The executor must very quickly determine what the cash needs of an estate will be. They work with the attorney and tax advisors to estimate what it will cost to run the estate. As with any of these four pillars, there is a wide range of what those needs can be. Is there an operating business, and if so, what are the costs (payroll, unemployment insurance, rent, maintenance, etc.)? Is there a surviving spouse and does he or she have access to funds of their own for living expenses? Are there assets that need to be maintained and insured for the time being until disposition takes place further into the estate’s administration? Things as simple as the outstanding electric bill, to the complexity of any income or estate tax liability, will dictate how much liquid is needed and when. The second prong of the analysis is where does the money comes from. It is a question of liquidity. Are all the assets liquid (checking, savings and brokerage accounts) or does the decedent have only illiquid assets (real estate, art, operating a business…)? The answer to that question will then determine what steps need to be taken, if any, to secure the assets and ensure there is sufficient liquidity to satisfy cash needs.

Pay Debts, Expenses and Taxes:

Once the executor has determined the cash needs and raised the necessary liquidity, it is their obligation to make sure all the debts (anything the decedent owed on date of death) and administration expenses (expenses that occur after the date of death) are satisfied. The executor is also charged with satisfying any tax liability. There are four tax filings that may be the obligation of an executor: the final income tax return of the decedent, any prior and final gift tax returns, the annual fiduciary income tax return for the estate, and the estate/inheritance tax return. These returns have federal and state counterparts.

Make Distributions:

The final obligation of an executor is to make distributions to the beneficiaries. Once the executor is clear that the estate’s debts, expenses and taxes have been satisfied, and all the assets have been collected and properly valued, the executor will make distributions and account for its actions to the beneficiaries. It is not as simple as writing a personal check and putting it into an envelope. The executor, as the fiduciary, will look for a release from the beneficiaries to approve the actions the executor took with respect to the distributions to be made. The executor should make best efforts to satisfy the bequests as soon as possible as it is the bequests that truly express the decedent’s legacy. What I do not layout here is the legal and tax support that is needed for the fiduciary: the court filings, tax analysis, drafting, accounting and the winding down. At each stage, these professionals play crucial roles to buttress the fiduciary through the course of an administration. It is an executor’s obligation to act for the benefit of the decedent and the heirs. Selecting a capable executor is an act of trust and confidence that can help ensure that your wishes are properly fulfilled.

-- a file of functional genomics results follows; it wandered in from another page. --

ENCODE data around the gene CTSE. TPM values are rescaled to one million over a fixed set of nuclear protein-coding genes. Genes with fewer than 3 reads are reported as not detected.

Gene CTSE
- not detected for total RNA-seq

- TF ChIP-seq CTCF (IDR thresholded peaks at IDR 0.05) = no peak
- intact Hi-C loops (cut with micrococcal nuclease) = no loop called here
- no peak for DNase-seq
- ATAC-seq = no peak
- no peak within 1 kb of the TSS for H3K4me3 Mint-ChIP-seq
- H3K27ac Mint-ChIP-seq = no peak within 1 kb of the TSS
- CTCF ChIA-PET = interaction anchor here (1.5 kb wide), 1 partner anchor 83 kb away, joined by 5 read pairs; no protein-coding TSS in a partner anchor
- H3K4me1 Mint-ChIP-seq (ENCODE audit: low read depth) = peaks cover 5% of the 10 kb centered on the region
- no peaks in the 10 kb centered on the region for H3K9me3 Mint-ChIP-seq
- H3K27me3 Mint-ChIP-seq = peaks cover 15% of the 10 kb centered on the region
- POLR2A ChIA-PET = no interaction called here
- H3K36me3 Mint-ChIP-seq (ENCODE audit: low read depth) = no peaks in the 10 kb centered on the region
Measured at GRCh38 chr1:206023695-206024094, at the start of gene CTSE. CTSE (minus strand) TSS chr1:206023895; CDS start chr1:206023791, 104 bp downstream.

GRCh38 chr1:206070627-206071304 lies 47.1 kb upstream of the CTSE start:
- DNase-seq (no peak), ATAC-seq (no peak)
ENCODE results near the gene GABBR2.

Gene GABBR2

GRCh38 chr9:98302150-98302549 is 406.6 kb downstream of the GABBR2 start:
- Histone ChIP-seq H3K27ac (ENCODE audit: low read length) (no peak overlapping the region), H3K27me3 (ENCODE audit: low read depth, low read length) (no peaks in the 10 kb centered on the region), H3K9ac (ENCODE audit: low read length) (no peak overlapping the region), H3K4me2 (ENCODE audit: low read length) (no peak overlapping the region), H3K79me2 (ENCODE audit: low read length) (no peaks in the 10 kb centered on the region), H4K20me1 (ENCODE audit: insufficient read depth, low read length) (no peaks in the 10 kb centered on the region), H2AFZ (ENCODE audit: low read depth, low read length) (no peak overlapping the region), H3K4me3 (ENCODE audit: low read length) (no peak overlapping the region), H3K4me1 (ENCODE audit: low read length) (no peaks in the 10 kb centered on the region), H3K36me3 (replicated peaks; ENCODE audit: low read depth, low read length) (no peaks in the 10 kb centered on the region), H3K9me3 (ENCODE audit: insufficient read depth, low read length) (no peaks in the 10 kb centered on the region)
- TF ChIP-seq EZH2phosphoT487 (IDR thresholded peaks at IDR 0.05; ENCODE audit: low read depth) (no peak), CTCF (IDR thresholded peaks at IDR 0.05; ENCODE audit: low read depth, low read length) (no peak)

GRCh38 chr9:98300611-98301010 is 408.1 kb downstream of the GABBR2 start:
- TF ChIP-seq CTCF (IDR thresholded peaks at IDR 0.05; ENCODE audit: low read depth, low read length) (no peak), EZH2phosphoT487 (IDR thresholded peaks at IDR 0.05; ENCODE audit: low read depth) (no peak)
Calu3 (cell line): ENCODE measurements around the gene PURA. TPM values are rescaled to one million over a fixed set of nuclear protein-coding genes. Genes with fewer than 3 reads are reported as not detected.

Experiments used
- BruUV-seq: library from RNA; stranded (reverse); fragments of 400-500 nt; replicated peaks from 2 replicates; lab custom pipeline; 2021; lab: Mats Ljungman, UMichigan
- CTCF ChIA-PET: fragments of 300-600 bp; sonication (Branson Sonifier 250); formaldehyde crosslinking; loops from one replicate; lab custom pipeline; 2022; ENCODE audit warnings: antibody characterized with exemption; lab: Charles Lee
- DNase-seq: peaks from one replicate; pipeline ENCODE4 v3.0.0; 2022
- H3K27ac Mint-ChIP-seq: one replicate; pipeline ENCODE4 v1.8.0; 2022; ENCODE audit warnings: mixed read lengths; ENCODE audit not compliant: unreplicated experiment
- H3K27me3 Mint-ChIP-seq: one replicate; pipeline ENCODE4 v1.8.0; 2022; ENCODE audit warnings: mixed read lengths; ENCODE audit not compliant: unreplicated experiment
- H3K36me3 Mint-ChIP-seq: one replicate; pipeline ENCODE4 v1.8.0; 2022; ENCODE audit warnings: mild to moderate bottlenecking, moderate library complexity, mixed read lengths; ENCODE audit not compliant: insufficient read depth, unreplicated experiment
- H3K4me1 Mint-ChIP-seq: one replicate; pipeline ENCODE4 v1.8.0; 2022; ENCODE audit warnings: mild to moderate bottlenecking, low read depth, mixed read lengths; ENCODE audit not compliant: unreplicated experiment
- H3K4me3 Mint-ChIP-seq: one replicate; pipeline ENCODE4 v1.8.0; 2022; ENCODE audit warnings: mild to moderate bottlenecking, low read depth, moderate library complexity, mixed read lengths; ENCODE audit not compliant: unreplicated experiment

For queries on an executor, designations contact Elizabeth Edds Kougasian, Esq. at (718) 518-2080 or email ekougasian@calvaryhospital.org.